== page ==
Maybe you lived the dream and got married to your high school sweetheart.   You bought the house, had the kids, loved your job…. but what if, in spite of following all the best advice, the dream hasn’t turned out the way you thought it would?

What if your kid made choices you don’t like?  Or, through no fault of their own, got a disease, or was involved in an accident?   What if your 50’s turn out to be years when you’re looking after your kid again, instead of riding off into the sunset with your beloved?

Most of us were taught that grief is something we feel when someone we love dies… they forgot to mention that it’s also what we feel when our dreams get derailed.

What if, as you’re finding your balance after one unexpected turn, your sibling gets sick, or your best friend is suddenly widowed?    What if your mom gets sick and you’re suddenly torn between caregiving for your kid, your parent and your best friend?

What if it all happens at once?

Middle age has always been a time of unpredictable change but as society increasingly retreated into nuclear families the sobering possibilities became less visible to us.   Without seeing reality in front of us every day we came to believe that the scary things could only happen to “the other guy”.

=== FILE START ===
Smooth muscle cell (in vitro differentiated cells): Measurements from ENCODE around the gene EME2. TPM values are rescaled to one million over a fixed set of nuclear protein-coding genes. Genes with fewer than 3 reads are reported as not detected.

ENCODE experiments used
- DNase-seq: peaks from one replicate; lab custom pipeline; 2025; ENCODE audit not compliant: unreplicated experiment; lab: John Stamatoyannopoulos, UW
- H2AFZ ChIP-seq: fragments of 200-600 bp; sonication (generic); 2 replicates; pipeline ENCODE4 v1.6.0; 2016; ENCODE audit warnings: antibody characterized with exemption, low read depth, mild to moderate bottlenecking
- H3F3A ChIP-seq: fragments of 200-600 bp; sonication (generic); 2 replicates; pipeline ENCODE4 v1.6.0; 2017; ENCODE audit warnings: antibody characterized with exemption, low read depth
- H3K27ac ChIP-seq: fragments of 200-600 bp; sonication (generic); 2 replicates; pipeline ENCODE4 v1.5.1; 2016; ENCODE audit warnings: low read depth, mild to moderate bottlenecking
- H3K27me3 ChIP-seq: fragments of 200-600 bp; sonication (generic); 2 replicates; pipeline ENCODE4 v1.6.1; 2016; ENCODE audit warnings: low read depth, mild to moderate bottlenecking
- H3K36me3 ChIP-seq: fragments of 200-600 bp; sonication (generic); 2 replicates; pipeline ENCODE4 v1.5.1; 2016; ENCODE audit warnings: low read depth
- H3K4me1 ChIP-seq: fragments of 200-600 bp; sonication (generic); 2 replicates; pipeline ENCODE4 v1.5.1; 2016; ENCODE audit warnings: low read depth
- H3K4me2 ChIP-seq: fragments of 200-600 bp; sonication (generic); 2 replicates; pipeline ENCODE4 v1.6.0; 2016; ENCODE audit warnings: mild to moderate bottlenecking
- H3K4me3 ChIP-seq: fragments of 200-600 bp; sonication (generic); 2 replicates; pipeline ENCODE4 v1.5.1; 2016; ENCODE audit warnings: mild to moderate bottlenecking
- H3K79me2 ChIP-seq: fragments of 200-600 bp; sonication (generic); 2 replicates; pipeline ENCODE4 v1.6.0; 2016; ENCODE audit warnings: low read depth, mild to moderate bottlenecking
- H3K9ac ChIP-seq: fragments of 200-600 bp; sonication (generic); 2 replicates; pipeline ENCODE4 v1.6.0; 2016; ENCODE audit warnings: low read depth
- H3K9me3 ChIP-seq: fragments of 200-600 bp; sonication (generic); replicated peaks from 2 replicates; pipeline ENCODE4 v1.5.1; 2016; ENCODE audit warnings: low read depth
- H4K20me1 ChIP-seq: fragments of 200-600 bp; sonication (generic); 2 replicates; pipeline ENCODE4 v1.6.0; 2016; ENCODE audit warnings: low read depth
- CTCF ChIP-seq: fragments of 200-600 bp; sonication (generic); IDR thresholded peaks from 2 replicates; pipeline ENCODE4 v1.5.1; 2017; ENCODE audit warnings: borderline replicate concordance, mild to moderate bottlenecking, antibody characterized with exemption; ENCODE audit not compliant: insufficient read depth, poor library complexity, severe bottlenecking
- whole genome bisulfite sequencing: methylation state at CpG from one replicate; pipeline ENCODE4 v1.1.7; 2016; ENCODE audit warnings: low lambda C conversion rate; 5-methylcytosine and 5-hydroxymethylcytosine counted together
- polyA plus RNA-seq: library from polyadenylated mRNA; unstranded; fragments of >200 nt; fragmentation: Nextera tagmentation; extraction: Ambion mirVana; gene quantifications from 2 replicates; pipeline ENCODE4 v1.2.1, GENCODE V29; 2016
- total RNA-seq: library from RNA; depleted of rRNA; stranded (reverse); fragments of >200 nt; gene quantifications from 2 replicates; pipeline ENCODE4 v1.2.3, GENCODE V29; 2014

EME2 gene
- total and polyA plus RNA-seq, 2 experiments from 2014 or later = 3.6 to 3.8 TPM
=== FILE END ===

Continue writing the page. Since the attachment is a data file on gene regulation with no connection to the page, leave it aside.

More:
We live in our own little bubbles, inundated by social media and advertising that tells us to travel and enjoy a carefree retirement, dreaming big and seizing the day.   The advice is doled out as through these options  were our birthright.   If we don’t get the chance to make these choices and live out these dreams we can feel cheated and put upon.  We grieve.

We live in a world that does not prepare us well for grief.   The people who talk about hardship often sound bitter and jaded and we write-off their words because of their tone.   That needs to change.     

No one dreams of being menopausal and pulled between hormonal teenagers and aging parents or of a divorce that leaves you scrambling at a time when the commercials say that you “should be travelling and living the dream.”     Maybe if that old crank hadn’t sounded so bitter, we might have listened better.   Maybe we wouldn’t have been so surprised by what life had in store.

At every stage of life we grieve the unexpected turns.

We grieve the gap between our hopes… and what life serves us.

Whenever life turns out differently than “the brochure advertised” we can feel angry and sad and like we’ve been duped.  If we rant and rave about the unfairness of it all, we’ll be written off like all the cranks before us…    We need to talk about grief sanely.    Calmly.     We need to talk about the way life turns on a dime, for good and for ill and how that turning can feel.   If we all talk about the realities of life, we prepare the next generation to face what may come.

We can’t protect our kids from what may come but we can prepare them for it.

If the next generation understands more than we did, we all win.

Written by Catherine Mitchell, Certified Grief Recovery Specialist serving the Durham Region.